"I must hurry," Kirk Douglas wrote in the foreword to his autobiography, 'The Ragman's Son'. He was concerned about his life ebbing away before "all the pieces of the mosaic" were set down in print.
That was in 1988. Douglas's acting career was almost completely behind him, but who could have guessed how many decades of retirement he'd still live out? His longevity as a man even rivalled his iconic status as a bootstrappy tough-guy superstar who showed Hollywood in the 1950s and 1960s that he could also be smart, both in his business acumen and artistic taste.
After that book came out, Douglas found the time to publish nine subsequent tomes - some of them fiction, two of them responses to very different near-death experiences. In 1991, he was in a helicopter which crashed into a small plane in Southern California, killing two of his fellow passengers.
And in 1996 he suffered a debilitating stroke, which left his ability to speak in grave doubt. He proved the doctors wrong after months of therapy, and turned his energies eventually to writing a self-help manual, 'My Stroke of Luck'.
These were the last slings and arrows in a remarkable fighter's life, like the last bouts won by his boxer hero Mitch Kelly in 1949's 'Champion', before a haemorrhage claimed him at the end. Douglas's physique was key to the success of this low-budget smash, and to many of his other roles - before acting, he was a stand-out wrestler at university, where he won the respect of peers who had shunned him because of his Jewish blood.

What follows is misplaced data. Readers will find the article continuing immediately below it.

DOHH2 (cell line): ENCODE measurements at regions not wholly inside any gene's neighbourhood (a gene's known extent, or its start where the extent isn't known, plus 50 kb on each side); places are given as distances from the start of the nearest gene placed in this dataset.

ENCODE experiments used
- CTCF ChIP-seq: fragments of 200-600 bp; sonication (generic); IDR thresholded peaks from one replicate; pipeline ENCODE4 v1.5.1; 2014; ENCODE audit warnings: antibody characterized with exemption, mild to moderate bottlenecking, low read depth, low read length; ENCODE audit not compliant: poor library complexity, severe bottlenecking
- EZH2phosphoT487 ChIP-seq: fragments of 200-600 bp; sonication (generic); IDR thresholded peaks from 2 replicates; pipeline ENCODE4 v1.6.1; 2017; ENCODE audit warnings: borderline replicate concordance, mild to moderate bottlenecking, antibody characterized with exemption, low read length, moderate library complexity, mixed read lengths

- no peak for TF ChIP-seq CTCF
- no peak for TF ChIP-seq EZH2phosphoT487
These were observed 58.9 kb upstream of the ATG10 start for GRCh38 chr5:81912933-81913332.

Anti-Semitism haunted the early part of his career, especially after he got a start at the American Academy of Dramatic Arts, and changed his name, from Issur Danielovitch, the son of an illiterate Russian-Jewish rag peddler, to Kirk Douglas.
Douglas's progress to the A-list was a form of revenge against this bigotry as, in its way, was his legendary profligacy with women in Hollywood - he had a colourful story about a date with Joan Crawford becoming an instant turn-off when she complimented him on clean armpits.
By the time he was playing a "genius" producer and golden boy in Vincente Minnelli's Tinseltown melodrama 'The Bad and the Beautiful' (1952), he'd risen proudly to the top and would take no more insults from anyone.
With his compact, classical body shape, Douglas was born to play his most iconic role, as the slave-gladiator-rebel 'Spartacus', but he brought more to such projects than mere brawn.
His loathing of bullies - launched, no doubt, by those racial slurs as well as the physical abuse he suffered from an uncaring, alcoholic father - translated itself into a staunch liberal mindset which came to dictate his choice of scripts.
And screenwriters. He famously helped dissolve the blacklist against communist scribes in the late 1950s, not only by hiring the non-grata Dalton Trumbo to rewrite Howard Fast's 'Spartacus' script, but then by resolving to give him an on-screen credit, rather than the noms de plumes he'd recently become accustomed to.